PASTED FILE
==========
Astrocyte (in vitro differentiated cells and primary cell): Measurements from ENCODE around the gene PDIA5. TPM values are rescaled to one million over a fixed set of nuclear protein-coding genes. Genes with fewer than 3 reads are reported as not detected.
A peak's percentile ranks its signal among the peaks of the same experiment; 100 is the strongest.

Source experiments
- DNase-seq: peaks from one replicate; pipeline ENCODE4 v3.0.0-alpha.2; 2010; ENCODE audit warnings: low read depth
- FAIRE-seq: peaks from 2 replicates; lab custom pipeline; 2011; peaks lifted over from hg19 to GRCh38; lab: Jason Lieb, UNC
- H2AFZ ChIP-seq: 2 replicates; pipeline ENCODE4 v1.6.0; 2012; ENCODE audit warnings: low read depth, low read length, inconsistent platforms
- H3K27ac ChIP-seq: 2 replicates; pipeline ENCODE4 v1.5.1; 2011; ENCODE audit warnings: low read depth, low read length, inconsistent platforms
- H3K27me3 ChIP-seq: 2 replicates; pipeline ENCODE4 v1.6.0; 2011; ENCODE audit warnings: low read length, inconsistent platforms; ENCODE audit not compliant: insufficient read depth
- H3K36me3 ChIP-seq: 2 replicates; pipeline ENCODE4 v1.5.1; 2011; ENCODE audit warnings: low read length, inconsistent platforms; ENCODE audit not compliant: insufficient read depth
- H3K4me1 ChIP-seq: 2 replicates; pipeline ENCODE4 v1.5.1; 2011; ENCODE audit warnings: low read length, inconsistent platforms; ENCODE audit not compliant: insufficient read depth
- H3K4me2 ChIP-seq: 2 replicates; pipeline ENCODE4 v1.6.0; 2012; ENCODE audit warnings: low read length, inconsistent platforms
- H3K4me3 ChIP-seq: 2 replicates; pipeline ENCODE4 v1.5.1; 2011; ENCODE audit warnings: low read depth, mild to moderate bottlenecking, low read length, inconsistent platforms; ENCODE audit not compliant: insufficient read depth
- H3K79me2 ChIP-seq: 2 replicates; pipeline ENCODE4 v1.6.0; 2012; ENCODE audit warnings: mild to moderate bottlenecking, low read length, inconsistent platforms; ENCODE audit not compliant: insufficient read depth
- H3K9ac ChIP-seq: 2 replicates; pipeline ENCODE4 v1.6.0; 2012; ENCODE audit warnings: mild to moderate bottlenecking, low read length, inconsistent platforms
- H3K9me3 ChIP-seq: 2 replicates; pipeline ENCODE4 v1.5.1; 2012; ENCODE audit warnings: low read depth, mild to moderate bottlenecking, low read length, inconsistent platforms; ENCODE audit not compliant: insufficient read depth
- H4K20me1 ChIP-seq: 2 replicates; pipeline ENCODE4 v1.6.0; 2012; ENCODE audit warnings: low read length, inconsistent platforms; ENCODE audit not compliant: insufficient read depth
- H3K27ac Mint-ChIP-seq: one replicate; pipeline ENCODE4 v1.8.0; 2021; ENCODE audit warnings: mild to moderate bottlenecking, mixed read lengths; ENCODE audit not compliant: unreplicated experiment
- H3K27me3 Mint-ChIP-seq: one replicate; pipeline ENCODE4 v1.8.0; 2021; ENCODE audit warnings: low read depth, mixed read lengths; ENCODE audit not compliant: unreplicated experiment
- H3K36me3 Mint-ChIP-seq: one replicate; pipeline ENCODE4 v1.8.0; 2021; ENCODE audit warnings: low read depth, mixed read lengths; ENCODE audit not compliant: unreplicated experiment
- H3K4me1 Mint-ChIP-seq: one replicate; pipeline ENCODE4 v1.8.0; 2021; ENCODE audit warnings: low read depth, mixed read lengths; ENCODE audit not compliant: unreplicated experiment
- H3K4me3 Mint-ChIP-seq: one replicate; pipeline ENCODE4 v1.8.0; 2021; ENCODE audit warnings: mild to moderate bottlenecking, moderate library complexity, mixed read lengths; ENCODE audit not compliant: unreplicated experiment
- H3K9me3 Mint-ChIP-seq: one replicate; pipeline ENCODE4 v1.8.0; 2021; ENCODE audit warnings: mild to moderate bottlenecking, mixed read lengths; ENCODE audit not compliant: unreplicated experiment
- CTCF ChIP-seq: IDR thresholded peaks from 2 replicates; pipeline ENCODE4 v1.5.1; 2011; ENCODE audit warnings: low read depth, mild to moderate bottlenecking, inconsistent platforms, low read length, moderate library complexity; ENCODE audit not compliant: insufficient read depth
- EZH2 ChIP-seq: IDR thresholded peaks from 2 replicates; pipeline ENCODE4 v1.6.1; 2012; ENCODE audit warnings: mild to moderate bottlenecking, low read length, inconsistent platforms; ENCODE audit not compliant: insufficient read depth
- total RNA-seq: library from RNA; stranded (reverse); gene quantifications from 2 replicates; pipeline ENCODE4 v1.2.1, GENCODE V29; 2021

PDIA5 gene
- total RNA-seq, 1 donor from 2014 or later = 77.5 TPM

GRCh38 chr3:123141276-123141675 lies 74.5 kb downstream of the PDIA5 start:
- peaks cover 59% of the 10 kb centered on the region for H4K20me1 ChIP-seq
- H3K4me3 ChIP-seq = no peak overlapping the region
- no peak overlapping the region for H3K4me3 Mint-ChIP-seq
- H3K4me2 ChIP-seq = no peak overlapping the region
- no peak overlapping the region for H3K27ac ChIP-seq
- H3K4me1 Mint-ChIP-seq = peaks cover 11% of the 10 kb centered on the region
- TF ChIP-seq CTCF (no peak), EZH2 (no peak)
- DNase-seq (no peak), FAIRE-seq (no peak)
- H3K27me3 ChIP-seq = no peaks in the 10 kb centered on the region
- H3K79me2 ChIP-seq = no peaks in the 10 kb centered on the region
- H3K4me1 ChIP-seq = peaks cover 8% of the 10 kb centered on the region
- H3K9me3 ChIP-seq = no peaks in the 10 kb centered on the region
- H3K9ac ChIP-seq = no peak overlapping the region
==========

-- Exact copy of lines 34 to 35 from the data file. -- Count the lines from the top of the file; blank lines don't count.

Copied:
- H3K4me1 Mint-ChIP-seq = peaks cover 11% of the 10 kb centered on the region
- TF ChIP-seq CTCF (no peak), EZH2 (no peak)